Aug. 31, 2004

Beware of the Sugar Alcohol Maltitol

As food companies try to lower the sugar content of their foods, they’ll try just about anything. In addition to the usual white-flour-to-soy-flour conversion, sugar is often taken out and replaced with a sugar alcohol. The name is a bit misleading as it’s neither a sugar nor an alcohol; rather, its chemical structure is merely similar to sugars and alcohols.

And, food companies generally subtract food alcohols from the “carb count” on the back of the package as they reason that sugar alcohols have a negligible effect on blood sugar levels. But, is that really the case? To find out, I searched for the glycemic values for various sugar alcohols. For those not aware, the Glycemic Index is a measure of a food’s effect on blood sugar levels. The scale is set up so that sugar has a value of 100. But, that’s not to say that foods can’t exceed 100 — potatoes can reach into the 150s, for example.

While a glycemic value of zero would truly represent a food which has “no effect” on blood sugar levels, that’s not to say that any effect is bad. Really, it’s the spikes in blood sugar levels brought on by foods with high glycemic values which cause mischief. Getting back to the sugar alcohols, I discovered that many of them aren’t that low:

  • Maltitol syrup, intermediate: 53
  • Maltitol syrup, regular: 52
  • Maltitol syrup, high: 48
  • Polyglycitol / hydrogenated starch hydrolysate: 39
  • Maltitol syrup, high-polymer: 36
  • Maltitol: 36
  • Xylitol: 13
  • Isomalt: 9
  • Sorbitol: 9
  • Lactitol: 6
  • Erythritol: 0
  • Mannitol: 0
Obviously, maltitol and its variants stick out. But, how bad is it? For comparison, corn syrup (a sugar derived from corn) is around 85-92. Sure, maltitol is lower than that, but it’s not that far off. As a rule of thumb, a glycemic value in the 40s (or below) is considered low. But maltitol syrup (53) is almost at the level of new potatoes (57).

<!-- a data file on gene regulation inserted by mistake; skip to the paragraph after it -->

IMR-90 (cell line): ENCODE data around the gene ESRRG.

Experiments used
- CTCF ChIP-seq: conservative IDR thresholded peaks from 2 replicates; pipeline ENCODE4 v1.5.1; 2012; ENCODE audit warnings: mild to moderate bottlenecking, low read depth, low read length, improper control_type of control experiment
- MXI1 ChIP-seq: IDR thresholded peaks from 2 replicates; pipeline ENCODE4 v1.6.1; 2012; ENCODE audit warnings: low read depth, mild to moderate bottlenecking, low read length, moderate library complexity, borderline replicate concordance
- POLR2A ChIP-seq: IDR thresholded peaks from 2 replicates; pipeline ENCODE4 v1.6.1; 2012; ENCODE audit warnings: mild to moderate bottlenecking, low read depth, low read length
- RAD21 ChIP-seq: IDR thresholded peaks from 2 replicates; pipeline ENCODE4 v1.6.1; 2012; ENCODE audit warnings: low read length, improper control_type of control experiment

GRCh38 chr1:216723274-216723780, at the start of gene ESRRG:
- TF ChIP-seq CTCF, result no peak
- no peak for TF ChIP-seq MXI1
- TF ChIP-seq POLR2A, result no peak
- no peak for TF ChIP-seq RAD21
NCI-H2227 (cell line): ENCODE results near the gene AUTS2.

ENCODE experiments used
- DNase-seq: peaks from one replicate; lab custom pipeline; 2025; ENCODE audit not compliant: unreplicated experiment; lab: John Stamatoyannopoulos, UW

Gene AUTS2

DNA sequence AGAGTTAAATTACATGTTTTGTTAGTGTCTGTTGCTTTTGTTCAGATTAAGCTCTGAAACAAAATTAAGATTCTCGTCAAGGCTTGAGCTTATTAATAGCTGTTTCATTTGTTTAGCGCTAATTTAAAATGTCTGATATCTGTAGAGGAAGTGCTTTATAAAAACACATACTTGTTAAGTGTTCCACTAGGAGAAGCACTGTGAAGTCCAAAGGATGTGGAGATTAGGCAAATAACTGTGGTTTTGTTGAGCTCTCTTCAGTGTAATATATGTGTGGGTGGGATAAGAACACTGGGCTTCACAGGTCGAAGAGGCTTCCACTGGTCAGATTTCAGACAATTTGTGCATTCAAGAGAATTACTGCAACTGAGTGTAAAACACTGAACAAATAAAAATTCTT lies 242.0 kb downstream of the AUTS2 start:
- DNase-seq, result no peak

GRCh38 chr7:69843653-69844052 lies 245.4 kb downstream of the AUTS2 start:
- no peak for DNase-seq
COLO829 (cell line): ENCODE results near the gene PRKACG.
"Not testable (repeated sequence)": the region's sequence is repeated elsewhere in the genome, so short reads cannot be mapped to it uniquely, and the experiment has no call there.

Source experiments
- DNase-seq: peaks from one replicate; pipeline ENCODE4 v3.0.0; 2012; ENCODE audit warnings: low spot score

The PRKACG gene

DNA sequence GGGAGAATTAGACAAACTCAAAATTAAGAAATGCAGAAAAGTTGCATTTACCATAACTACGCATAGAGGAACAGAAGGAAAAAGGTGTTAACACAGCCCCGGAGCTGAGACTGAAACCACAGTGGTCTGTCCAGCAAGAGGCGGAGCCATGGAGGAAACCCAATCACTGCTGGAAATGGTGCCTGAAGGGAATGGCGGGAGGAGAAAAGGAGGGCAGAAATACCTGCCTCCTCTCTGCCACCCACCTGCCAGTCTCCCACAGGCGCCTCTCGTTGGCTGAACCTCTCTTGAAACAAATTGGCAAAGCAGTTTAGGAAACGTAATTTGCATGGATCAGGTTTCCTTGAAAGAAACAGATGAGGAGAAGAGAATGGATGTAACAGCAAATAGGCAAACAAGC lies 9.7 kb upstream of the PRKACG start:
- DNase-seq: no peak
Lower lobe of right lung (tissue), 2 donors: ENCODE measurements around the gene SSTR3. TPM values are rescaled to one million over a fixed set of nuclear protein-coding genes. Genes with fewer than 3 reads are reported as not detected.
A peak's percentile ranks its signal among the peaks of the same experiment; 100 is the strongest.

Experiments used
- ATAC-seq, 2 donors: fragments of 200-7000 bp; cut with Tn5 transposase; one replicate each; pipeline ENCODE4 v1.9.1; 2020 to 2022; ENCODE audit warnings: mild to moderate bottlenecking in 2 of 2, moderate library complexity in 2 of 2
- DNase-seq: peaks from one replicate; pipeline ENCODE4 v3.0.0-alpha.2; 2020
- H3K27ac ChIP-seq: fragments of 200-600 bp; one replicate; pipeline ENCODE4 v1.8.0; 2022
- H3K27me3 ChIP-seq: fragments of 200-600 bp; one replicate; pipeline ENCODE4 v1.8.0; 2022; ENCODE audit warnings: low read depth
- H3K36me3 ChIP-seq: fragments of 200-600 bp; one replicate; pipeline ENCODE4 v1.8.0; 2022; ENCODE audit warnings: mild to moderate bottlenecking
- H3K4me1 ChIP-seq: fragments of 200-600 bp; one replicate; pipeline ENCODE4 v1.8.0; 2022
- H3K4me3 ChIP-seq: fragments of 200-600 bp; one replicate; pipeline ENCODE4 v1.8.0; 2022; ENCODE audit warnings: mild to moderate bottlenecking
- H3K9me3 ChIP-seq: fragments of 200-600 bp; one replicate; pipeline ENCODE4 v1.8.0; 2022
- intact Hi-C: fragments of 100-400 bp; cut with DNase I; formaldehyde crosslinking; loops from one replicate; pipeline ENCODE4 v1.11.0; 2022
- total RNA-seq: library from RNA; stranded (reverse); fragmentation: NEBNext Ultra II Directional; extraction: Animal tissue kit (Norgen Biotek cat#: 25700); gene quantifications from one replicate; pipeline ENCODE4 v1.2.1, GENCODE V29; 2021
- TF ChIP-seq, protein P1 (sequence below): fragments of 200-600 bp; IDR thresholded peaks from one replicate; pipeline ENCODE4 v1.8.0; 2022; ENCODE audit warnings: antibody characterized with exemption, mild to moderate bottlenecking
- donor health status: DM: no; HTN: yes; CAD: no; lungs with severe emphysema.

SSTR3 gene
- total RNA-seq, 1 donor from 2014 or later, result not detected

So, which sugar alcohols are used commonly? Speakingly only anecdotally — from my recollections of food labels at my local Target — maltitol seems to be the sugar alcohol of choice for many manufacturers. I think we’d all like to find some double chocolate chip cookies make with erythritol (with its zero glycemic value), but I’ve never actually seen erythritol on any ingredient label :-/.

It may initially seem confusing to have all these sugar alcohols and glycemic values to remember — especially since so many food manufacturers liken all of them to having a minimal effect. But, just keep in mind these two: maltitol (36-53, depending on variant) and polyglycitol (also called “hydrogenated starch hydrolysate”, at 39). If you steer clear of those, the rest shouldn’t be an issue — the next-highest sugar alcohol is xylitol and that only has a glycemic value of 13.

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